DHS Creates Countering Weapons of Mass Destruction Office

The DHS Countering Weapons of Mass Destruction Office will streamline DHS efforts to prevent terrorists and other national security threat actors from using harmful agents, such as chemical, biological, radiological, and nuclear material and devices, to harm Americans and U.S. interests.

U.S. Homeland Security Secretary Kirstjen Nielsen on Dec. 7 announced the establishment of the DHS Countering Weapons of Mass Destruction Office. The office will elevate and streamline DHS efforts to prevent terrorists and other national security threat actors from using harmful agents, such as chemical, biological, radiological, and nuclear material and devices, to harm Americans and U.S. interests.

Nielsen had been sworn in the day before.

The office consolidates key DHS functions and will lead the department's efforts to counter WMD threats, she said, and will allow for increased policy coordination and strategic planning. "The United States faces rising danger from terrorist groups and rogue nation states who could use chemical, biological, radiological, and nuclear agents to harm Americans," said Nielsen. "That's why DHS is moving towards a more integrated approach, bringing together intelligence, operations, interagency engagement, and international action. As terrorism evolves, we must stay ahead of the enemy and the establishment of this office is an important part of our efforts to do so."

The CWMD Office will be headed by James McDonnell, who was appointed by President Donald J. Trump in June 2017 to serve as director of the DHS Domestic Nuclear Detection Office.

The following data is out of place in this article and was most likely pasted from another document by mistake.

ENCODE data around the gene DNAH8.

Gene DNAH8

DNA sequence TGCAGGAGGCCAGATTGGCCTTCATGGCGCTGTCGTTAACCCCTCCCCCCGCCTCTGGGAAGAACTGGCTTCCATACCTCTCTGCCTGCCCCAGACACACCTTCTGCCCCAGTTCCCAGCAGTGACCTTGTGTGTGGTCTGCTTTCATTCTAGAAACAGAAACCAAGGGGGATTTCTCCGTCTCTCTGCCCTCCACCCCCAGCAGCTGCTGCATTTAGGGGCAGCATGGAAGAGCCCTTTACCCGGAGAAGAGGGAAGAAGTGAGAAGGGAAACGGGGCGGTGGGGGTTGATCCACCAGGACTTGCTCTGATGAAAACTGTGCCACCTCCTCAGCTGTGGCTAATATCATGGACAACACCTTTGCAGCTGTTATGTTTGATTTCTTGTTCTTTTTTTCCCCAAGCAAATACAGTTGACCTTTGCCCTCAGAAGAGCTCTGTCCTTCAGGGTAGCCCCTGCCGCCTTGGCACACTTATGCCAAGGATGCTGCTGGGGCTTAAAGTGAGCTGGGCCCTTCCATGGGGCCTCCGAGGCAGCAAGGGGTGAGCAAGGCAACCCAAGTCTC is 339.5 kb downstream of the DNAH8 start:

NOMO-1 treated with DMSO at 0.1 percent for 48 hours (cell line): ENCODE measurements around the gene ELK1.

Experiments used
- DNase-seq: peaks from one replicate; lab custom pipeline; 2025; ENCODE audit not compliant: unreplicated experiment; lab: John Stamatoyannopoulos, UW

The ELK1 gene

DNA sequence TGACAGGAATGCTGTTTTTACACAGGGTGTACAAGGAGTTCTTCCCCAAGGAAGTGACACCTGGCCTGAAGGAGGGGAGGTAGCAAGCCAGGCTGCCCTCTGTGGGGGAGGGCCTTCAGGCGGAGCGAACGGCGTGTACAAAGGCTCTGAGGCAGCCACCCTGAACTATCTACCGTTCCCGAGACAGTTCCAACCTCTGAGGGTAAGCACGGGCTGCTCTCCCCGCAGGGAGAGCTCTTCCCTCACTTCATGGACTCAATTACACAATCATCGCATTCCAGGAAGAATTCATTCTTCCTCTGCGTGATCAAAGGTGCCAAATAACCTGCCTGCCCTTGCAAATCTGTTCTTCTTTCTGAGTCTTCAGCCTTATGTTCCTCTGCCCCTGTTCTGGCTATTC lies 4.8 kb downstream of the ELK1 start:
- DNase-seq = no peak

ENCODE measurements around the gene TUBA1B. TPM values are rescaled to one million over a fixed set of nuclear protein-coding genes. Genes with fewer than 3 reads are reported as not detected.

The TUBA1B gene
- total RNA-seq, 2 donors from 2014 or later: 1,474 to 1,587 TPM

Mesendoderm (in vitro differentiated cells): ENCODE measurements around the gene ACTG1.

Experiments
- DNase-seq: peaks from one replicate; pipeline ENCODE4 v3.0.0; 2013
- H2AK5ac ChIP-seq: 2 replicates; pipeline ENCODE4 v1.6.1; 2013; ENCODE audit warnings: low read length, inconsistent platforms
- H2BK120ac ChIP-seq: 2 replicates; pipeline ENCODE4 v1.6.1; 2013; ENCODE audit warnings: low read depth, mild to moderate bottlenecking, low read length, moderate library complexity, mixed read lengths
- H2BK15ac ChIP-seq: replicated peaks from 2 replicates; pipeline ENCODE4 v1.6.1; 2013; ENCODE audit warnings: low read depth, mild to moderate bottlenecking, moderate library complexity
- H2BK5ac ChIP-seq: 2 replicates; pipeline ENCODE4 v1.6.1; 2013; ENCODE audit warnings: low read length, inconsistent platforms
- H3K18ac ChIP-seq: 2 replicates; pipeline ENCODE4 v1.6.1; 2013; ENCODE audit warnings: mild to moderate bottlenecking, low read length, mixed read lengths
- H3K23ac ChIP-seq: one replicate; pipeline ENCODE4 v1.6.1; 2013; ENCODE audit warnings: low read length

Also on Dec. 7, the Government Accountability Office (GAO) published a report that summarizes work to date by the U.S. Department of Homeland Security to consolidate its chemical, biological, radiological, nuclear, and explosives (CBRNE) mission functions -- a consolidation that DHS has told Congress will begin in December 2017.

In August 2016, GAO reported that several key factors were not included when DHS evaluated the organizational consolidation of CBRNE functions. For example, DHS did not fully assess and document potential problems that could result from consolidation or include a comparison of benefits and costs, and the agency conducted limited external stakeholder outreach.

GAO had made two recommendations:

  • that DHS complete, document, and make available analyses of key questions related to its consolidation proposal, including: 1) what problems, if any, consolidation may create; 2) a comparison of the benefits and costs; and 3) a broader range of external stakeholder input
  • that DHS use key mergers and organizational transformation practices identified in GAO's previous work to help ensure lessons learned from other reorganizations are considered during the consolidation

DHS disagreed with the first recommendation, and GAO closed it as not implemented. DHS concurred with the second recommendation and said in its October 2017 consolidation notice to Congress that it will consult the practices during implementation.

GAO plans to monitor DHS's implementation of the key practices.

Chemical, biological, radiological, nuclear, and explosive weapons are called weapons of mass destruction (WMDs). Congress in 2013 directed DHS to review its WMD programs, including the consolidation of CBRNE mission functions.

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